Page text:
... Share this page from the NHLBI on Twitter. Living With Heart Block First-degree heart block may ... whether you need ongoing care for your condition. Living With a Pacemaker People who have third-degree ...

  6. GABAergic Projections from the Medial Septum Selectively Inhibit Interneurons in the Medial Entorhinal Cortex

    PubMed Central

    Gonzalez-Sulser, Alfredo; Parthier, Daniel; Candela, Antonio; McClure, Christina; Pastoll, Hugh; Garden, Derek; Sürmeli, Gülşen

    2014-01-01

    The medial septum (MS) is required for theta rhythmic oscillations and grid cell firing in the medial entorhinal cortex (MEC). While GABAergic, glutamatergic, and cholinergic neurons project from the MS to the MEC, their synaptic targets are unknown. To investigate whether MS neurons innervate specific layers and cell types in the MEC, we expressed channelrhodopsin-2 in mouse MS neurons and used patch-clamp recording in brain slices to determine the response to light activation of identified cells in the MEC. Following activation of MS axons, we observed fast monosynaptic GABAergic IPSPs in the majority (>60%) of fast-spiking (FS) and low-threshold-spiking (LTS) interneurons in all layers of the MEC, but in only 1.5% of nonstellate principal cells (NSPCs) and in no stellate cells. We also observed fast glutamatergic responses to MS activation in a minority (<5%) of NSPCs, FS, and LTS interneurons. During stimulation of MS inputs at theta frequency (10 Hz), the amplitude of GABAergic IPSPs was maintained, and spike output from LTS and FS interneurons was entrained at low (25–60 Hz) and high (60–180 Hz) gamma frequencies, respectively. By demonstrating cell type-specific targeting of the GABAergic projection from the MS to the MEC, our results support the idea that the MS controls theta frequency activity in the MEC through coordination of inhibitory circuits. PMID:25505326

  7. GABAergic projections from the medial septum selectively inhibit interneurons in the medial entorhinal cortex.

    PubMed

    Gonzalez-Sulser, Alfredo; Parthier, Daniel; Candela, Antonio; McClure, Christina; Pastoll, Hugh; Garden, Derek; Sürmeli, Gülşen; Nolan, Matthew F

    2014-12-10

    The medial septum (MS) is required for theta rhythmic oscillations and grid cell firing in the medial entorhinal cortex (MEC). While GABAergic, glutamatergic, and cholinergic neurons project from the MS to the MEC, their synaptic targets are unknown. To investigate whether MS neurons innervate specific layers and cell types in the MEC, we expressed channelrhodopsin-2 in mouse MS neurons and used patch-clamp recording in brain slices to determine the response to light activation of identified cells in the MEC. Following activation of MS axons, we observed fast monosynaptic GABAergic IPSPs in the majority (>60%) of fast-spiking (FS) and low-threshold-spiking (LTS) interneurons in all layers of the MEC, but in only 1.5% of nonstellate principal cells (NSPCs) and in no stellate cells. We also observed fast glutamatergic responses to MS activation in a minority (<5%) of NSPCs, FS, and LTS interneurons. During stimulation of MS inputs at theta frequency (10 Hz), the amplitude of GABAergic IPSPs was maintained, and spike output from LTS and FS interneurons was entrained at low (25-60 Hz) and high (60-180 Hz) gamma frequencies, respectively. By demonstrating cell type-specific targeting of the GABAergic projection from the MS to the MEC, our results support the idea that the MS controls theta frequency activity in the MEC through coordination of inhibitory circuits.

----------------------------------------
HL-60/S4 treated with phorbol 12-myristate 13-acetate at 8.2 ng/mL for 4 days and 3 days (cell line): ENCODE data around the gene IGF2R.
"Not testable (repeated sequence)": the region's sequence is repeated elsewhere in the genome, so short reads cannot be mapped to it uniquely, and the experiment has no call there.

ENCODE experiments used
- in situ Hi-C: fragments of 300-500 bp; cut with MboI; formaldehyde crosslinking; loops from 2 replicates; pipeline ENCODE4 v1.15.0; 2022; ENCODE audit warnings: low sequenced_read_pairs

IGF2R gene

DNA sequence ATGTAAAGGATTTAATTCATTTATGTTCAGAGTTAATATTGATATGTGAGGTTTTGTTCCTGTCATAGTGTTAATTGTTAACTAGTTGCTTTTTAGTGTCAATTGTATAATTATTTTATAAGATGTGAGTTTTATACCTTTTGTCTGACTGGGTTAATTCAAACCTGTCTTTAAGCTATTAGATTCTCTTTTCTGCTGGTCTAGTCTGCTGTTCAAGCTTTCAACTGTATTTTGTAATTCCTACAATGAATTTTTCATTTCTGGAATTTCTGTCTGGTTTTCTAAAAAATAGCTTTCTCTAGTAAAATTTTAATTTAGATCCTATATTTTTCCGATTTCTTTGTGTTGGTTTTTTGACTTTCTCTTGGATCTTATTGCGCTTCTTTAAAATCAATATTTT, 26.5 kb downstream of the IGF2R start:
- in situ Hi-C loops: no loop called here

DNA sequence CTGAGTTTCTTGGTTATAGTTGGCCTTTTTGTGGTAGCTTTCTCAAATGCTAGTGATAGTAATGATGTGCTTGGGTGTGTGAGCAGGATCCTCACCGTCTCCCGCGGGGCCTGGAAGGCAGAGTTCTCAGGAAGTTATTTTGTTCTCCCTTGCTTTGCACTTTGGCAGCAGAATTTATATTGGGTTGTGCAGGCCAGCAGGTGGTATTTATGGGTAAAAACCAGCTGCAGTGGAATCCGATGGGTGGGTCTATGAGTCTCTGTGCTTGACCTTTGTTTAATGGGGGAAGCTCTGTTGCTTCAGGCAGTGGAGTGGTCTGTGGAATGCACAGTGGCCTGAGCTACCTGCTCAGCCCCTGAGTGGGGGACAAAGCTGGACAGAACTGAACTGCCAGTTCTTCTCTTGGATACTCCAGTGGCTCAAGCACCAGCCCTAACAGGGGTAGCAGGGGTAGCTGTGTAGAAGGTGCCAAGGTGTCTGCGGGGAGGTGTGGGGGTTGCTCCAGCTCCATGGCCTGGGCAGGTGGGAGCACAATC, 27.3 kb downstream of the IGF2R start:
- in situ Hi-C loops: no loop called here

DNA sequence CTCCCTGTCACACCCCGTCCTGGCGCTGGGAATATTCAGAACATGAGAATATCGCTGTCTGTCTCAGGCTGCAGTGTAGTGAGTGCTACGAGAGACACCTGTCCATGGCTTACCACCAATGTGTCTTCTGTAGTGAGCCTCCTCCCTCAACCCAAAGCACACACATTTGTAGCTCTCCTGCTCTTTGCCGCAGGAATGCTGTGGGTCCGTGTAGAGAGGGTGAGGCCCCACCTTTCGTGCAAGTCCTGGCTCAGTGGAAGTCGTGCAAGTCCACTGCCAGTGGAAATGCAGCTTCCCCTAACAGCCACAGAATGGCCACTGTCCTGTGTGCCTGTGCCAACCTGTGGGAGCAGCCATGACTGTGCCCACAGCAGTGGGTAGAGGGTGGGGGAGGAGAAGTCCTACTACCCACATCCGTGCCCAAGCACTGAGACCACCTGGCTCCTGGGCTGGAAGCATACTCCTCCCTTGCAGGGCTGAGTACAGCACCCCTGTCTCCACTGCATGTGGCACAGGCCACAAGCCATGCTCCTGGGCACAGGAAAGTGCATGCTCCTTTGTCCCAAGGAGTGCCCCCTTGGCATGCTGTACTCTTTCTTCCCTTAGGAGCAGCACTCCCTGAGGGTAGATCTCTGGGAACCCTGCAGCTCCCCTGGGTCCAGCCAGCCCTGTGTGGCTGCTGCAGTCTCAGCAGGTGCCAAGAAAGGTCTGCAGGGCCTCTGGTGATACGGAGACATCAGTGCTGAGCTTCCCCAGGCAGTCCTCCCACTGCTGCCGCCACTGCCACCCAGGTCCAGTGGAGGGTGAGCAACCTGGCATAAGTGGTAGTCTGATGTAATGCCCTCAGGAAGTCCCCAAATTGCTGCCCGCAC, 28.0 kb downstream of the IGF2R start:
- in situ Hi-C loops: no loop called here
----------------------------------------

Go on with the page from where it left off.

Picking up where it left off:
8. Medial entorhinal cortex and medial septum contribute to self-motion-based linear distance estimation.

    PubMed

    Jacob, Pierre-Yves; Gordillo-Salas, Marta; Facchini, Justine; Poucet, Bruno; Save, Etienne; Sargolini, Francesca

    2017-02-04